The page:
Monday, January 11, 2010

Heartbeat script

As my calligraphic life continues to grow, I have developed my own little script which works well for me. I call it my heartbeat script and I have used it quite a lot when writing poetry in handmade books, and it has a lovely rhythm when written.

It's a kind of expressive cursive with a few quirky bits. Barry suggested I do an exemplar of it, (along with another weird script I developed, but I haven't yet done that) and so I sat down to try and work out the details of what I am doing when I usually just write it.

It is only 2 nib widths high; the nib is at a fairly shallow 30 degree angle and the letters with ascenders reach either 4 1/2 nib widths or 6 nib widths high (I told you it had quirky), and those with descenders reach either 6 nib widths down or a long way down at 9 nib widths. That calls for a capital "Q" for Quirky I think.

Here are a few shots of the exemplar so far. I realised as I wrote it that the script is not just about the letters; its' very much about the joins - where and when I join letters up as I write.

Sunday, January 10, 2010

A Letter a Week (ALaW) 2

It has been an interesting week with people joining the challenge from all over - a real mix of calligraphers, ceramicists, metal workers, mixed media artists, photographers... so I think it will be fascinating to observe the evolution.

I am confident that I am doing one alphabet experimenting with different media. To try and keep a sense of unity however, I have chosen to do each letter as a Roman Capital - but to vary the materials and methods I use.

Today I took to the timber with the 'hot poker' - a tool I have never picked up nor used before. It was fun learning how to move it; how much pressure to use; and to see the different effects I could achieve. Here is the resultant 'B'!

Tuesday, January 5, 2010

School holiday calligraphy

I love my local library so when I was asked to teach calligraphy as part of the school holiday program of course I said yes. Of course, seeing as I've never taught children before and didn't really know where they would be up to...

I said a maximum of 6, they booked in 8 then 9 showed up so we were in the thick of it early!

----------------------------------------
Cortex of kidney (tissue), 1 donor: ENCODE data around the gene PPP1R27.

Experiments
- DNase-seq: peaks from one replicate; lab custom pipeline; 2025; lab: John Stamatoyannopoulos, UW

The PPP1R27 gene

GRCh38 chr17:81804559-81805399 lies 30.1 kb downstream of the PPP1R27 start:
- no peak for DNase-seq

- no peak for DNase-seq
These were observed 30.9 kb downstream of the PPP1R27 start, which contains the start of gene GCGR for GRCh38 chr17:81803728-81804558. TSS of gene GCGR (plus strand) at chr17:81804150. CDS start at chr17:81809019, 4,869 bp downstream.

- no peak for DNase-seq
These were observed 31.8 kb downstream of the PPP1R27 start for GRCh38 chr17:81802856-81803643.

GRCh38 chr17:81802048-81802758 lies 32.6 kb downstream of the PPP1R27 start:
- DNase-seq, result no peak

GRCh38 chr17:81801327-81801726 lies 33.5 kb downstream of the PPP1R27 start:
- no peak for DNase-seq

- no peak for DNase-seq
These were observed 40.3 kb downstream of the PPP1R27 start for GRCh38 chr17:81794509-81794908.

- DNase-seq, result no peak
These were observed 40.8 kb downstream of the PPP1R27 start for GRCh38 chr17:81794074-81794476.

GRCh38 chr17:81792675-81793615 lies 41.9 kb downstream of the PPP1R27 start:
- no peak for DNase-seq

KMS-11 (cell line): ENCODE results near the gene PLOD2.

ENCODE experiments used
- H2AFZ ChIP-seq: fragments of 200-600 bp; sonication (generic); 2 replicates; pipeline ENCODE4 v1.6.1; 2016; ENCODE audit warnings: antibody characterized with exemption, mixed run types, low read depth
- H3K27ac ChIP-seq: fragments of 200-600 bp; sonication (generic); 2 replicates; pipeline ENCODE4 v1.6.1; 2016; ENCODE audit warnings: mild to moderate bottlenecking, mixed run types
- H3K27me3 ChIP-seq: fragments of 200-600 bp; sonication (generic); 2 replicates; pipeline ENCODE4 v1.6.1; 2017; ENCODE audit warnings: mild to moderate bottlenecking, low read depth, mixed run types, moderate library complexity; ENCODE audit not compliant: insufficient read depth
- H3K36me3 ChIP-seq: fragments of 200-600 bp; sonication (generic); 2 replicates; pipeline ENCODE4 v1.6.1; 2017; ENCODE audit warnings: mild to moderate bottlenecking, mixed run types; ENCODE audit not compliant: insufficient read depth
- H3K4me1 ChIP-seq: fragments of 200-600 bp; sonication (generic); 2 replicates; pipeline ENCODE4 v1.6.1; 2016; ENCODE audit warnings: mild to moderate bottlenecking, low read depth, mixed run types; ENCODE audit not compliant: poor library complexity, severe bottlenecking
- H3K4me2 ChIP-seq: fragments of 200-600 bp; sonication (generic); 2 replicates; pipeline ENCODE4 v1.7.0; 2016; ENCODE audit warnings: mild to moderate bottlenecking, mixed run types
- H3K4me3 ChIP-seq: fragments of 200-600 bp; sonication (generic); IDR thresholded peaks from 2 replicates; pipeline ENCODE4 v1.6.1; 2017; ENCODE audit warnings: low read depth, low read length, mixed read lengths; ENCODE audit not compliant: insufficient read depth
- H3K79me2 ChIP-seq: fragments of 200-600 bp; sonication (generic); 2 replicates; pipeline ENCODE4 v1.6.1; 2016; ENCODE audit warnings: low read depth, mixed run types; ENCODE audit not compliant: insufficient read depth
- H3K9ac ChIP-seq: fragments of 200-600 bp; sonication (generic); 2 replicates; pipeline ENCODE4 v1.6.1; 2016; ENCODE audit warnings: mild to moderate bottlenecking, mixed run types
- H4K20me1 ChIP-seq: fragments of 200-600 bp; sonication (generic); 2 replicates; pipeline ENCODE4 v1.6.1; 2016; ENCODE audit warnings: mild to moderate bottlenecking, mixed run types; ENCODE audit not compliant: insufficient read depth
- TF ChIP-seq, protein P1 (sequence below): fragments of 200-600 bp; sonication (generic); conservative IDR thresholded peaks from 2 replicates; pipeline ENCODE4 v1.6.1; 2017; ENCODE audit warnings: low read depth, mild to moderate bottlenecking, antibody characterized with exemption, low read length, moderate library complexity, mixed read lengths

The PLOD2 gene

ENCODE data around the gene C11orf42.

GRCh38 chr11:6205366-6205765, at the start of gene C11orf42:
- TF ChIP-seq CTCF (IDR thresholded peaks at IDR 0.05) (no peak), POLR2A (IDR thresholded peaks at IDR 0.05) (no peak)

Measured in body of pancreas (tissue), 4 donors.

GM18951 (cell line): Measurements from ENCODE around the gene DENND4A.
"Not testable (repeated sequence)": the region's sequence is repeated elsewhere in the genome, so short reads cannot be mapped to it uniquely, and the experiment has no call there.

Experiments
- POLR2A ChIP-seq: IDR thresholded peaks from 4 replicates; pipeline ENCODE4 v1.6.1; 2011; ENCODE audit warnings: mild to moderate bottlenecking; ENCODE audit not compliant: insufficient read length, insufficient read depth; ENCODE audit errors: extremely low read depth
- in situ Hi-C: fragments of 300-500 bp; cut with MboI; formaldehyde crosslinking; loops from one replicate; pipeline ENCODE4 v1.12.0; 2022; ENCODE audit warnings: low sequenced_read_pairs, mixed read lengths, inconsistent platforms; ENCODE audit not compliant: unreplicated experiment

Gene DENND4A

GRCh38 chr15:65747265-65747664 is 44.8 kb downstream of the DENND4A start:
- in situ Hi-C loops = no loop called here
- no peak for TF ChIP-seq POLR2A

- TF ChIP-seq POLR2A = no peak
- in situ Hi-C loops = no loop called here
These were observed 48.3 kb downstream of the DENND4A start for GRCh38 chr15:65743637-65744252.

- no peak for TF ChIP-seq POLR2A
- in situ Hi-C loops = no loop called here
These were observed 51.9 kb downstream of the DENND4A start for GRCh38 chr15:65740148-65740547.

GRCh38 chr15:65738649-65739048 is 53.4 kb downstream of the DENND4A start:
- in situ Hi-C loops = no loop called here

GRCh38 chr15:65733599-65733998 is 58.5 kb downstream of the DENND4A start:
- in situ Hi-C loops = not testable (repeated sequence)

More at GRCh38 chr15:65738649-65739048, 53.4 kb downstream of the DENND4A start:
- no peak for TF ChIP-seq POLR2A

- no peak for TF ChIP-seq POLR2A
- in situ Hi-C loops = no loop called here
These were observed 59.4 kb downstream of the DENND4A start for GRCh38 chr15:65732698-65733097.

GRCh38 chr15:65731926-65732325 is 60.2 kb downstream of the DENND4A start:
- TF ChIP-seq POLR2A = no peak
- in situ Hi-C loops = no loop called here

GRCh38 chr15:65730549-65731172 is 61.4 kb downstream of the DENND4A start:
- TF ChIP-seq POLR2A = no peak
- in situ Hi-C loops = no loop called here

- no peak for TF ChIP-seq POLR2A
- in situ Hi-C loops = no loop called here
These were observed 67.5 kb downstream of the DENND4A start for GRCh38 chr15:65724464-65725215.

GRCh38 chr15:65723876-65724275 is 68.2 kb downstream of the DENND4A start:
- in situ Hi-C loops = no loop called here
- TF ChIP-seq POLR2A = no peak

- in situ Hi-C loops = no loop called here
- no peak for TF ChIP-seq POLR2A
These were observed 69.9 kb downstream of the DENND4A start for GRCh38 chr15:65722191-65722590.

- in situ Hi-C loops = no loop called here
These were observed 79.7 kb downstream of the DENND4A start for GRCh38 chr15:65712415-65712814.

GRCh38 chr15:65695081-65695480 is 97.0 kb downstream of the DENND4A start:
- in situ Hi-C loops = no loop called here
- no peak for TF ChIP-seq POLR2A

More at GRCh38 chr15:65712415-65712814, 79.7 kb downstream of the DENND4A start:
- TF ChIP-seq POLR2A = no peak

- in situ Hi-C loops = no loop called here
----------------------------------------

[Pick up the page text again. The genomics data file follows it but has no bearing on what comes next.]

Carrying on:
On top of that 4/9 of the children were left handed! Did I mention I have never taught a left handed person before either? LOL!

But we had fun - we practised with Pilot Parallel pens or markers for the lefties, making thick and thins, and patterns and then words and then wrote a name and decorated it on a book mark which we laminated. We had a mixed bag of ages 6-14 which added to the delightful and colourful mix. Here are some shots of the fun that was had.

Sunday, January 3, 2010

A Letter a Week (ALaW)

A couple of calligraphic friends (Gemma and Pam) and I have set ourselves a little challenge for the year - to write a letter a week, creating 52 letters, which must form 2 alphabets, by the end of 2010. We have few rules - any medium, any style - but the letters must be written on a 7cm x 7cm square. None of us thought we could commit to a letter a day; and 52 weeks equals 2 x alphabets so perfectly anyway!

We can choose our own theme; we can choose what we do with them at the end; we can write any letter any week - as long as we end up with 2 alphabets. We aim to do a monthly sharing of our progress (method to be determined) and may even try to have a showing or mini-exhibition of the end results next year.

I am definitely doing one experimental alphabet - forcing me to use different materials, experimenting with techniques and tools - and one other alphabet which I am still not sure what my theme will be. Hopefully inspiration will arrive.

I spent some time today preparing and tearing paper, as well as cutting up some copper, some timber and some perspex. No idea if I will use any or all of it but I'm keen to try!

Here is my little stash so far; as well as an experimental 'A'. I wrote on really fine kozo paper with a purple marker; then went around it with a water pen/brush and liked the way it blurred. This letter may or may not remain; but the project has already encouraged me to play which is the whole idea.

We are open to other people (calligraphers and non calligraphers) joining us - I think Barry already has a metal alphabet underway!

Friday, January 1, 2010

New Year Tidyings

Well it feels like a positive start to the new year as I have managed to not only tidy up the bathroom cupboards, but also my paper cupboard. We recently bought some shelving in the raw, and edged it yesterday by ironing on this stuff (technical term),and then Barry trimmed it all down today.

This encouraged me to get in and sort out the paper cupboard - am now wishing I did a before and after shot, but never mind. We had to take the doors off in order to get the new shelves in; but now I have eight more shelves than before!

I sorted the shelves and paper into some categories that make sense to me:

1. mat board and foam core (not shown in photo)
2. sewing stuff, butcher's and tissue paper
3. packs of ready cut paper
4. hard paper
5. soft paper
6. light paper
7. lace paper
8. patterned paper
9. wrapping paper
10. Canson Mi teintes
11.Fabriano Rosapina and Arches Velin
12. Somerset
13. Hannemuhle
14. Random good paper
15. Glassine paper and tracing paper
16. Blotting paper and cardboard scraps
17. Braille paper and rusted paper
18. Grey board
19. Leather

Now let's see just how long this tidy-look lasts!